I’m putting a picture of Anna Torv in Fringe here because I can. She’s a goddess and Fringe is the new X-Files (for a while still before the actual new X-Files airs).

Then DC Comics has Batman franchise. Like, umm. No superpowers, but what about all those crazy villains? Maybe they don’t attend the school for muta– gifted youngsters, but no way in hell are all those dudes (and gals) just people. Though Gotham city could definitely be just swooped away into a fantasy universe of some sort, Tim Burton has directed a bunch of stories in those already. Like Edward Scissorhands. That dude is a supernatural, right? But he isn’t in his world. Sure they think he’s odd, and they make a scapegoat of him, but they’re not like “scissors in his hands – that’s not possible!”. In my opinion this kind of acceptance invalidates the supernatural. Those unnatural supervillains in Batman universe are pretty much accepted the same way. Batman kind of and just a little bit fits all these genres but isn’t quite right for any of them. Stupid Batman.

Now I went and talked about non-generic fantasy before talking about the obvious fantasy. The high fantasy with elves and dwarves and wizards etc. and the low fantasy with usually a medievalish setting and some dabbling in sorcery. All these happen in fantasy lands – ding ding, we have fantasy here! Umm how about those alternate universes then? Often they fit better to sci-fi, like steam punk is categorized under it. Some alternate universes are none of the three, they just have some imaginary lands that are like ours for some other (not other-worldly) story purposes. And some certainly could be fantasy or supernatural, depending what’s on them.

So in my opinion supernatural is something that’s unnatural to the setting – not necessarily just unnatural to us. Like those superpowers people might have, most of them I’d categorize under both sci-fi and supernatural. But when it’s something in a worldwide scale, like the mutants in X-Men or the miscellaneous other superheroes in Marvel universe, tagging them supernatural might not be needed anymore – I’d probably leave it out and stick with sci-fi, as the origins of those powers are been investigated and explained anyway.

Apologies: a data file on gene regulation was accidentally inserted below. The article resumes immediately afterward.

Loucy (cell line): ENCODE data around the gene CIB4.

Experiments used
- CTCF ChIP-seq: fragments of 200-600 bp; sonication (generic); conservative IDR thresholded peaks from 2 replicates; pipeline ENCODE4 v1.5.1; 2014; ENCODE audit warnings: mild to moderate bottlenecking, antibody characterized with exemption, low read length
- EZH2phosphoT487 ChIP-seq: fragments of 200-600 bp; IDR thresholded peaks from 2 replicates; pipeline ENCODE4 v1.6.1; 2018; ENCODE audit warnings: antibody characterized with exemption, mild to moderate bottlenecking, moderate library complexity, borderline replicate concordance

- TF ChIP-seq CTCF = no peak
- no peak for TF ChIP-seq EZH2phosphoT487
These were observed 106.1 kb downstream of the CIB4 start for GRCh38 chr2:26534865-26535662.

The post was missing a picture of a sexy robot, so here’s Ultron from Avengers: Age of Ultron (2015).

Vampire stories I consider to be supernatural ones rather than fantasy, since they usually exist in our reality, “hiding in plain sight” and all that. Then there are those alternate universes like True Blood, where at some point the supernatural creatures became known to the world. In my opinion this does not automatically turn the world into fantasy, it’s still supernatural, some things just changed. Like the whole show Supernatural. (Incoming incredibly vague and exaggerating spoilers that shouldn’t bother anyone.) At the start of it no outsiders know about the demons and other creatures but after the guys save the world the umpteenth time and the sky was raining fire and brimstone and all that shit at least thrice, some people started to notice. The show didn’t turn into fantasy at that point, it’s still supernatural, just in an alternate universe now.

Then something can be fantasy and supernatural at the same time. There’s a fantasy land with dwarves and elves, or perhaps with demons. And they have their magic powers natural to that world. But then something new, strange and unexplainable can appear even into that world. And there are tons and tons of sci-fi/fantasy hybrids out there, like most of the Final Fantasy games. Mixing technology and/or space travel and everything into the fantasy worlds with pointy-eared creatures and fireballs.

Umm, so, did I come to any kind of conclusion in here? Probably not. But I rambled a lot about how I try to categorize the titles in this site. If I had to give up ‘supernatural’, I’d probably push everything in it to ‘fantasy’ and be done with it. But I didn’t choose that easy route. Luckily I’m the sole ruler of the kingdom that’s my website, so I can just go with my gut feeling and splash each post with whatever tags I want.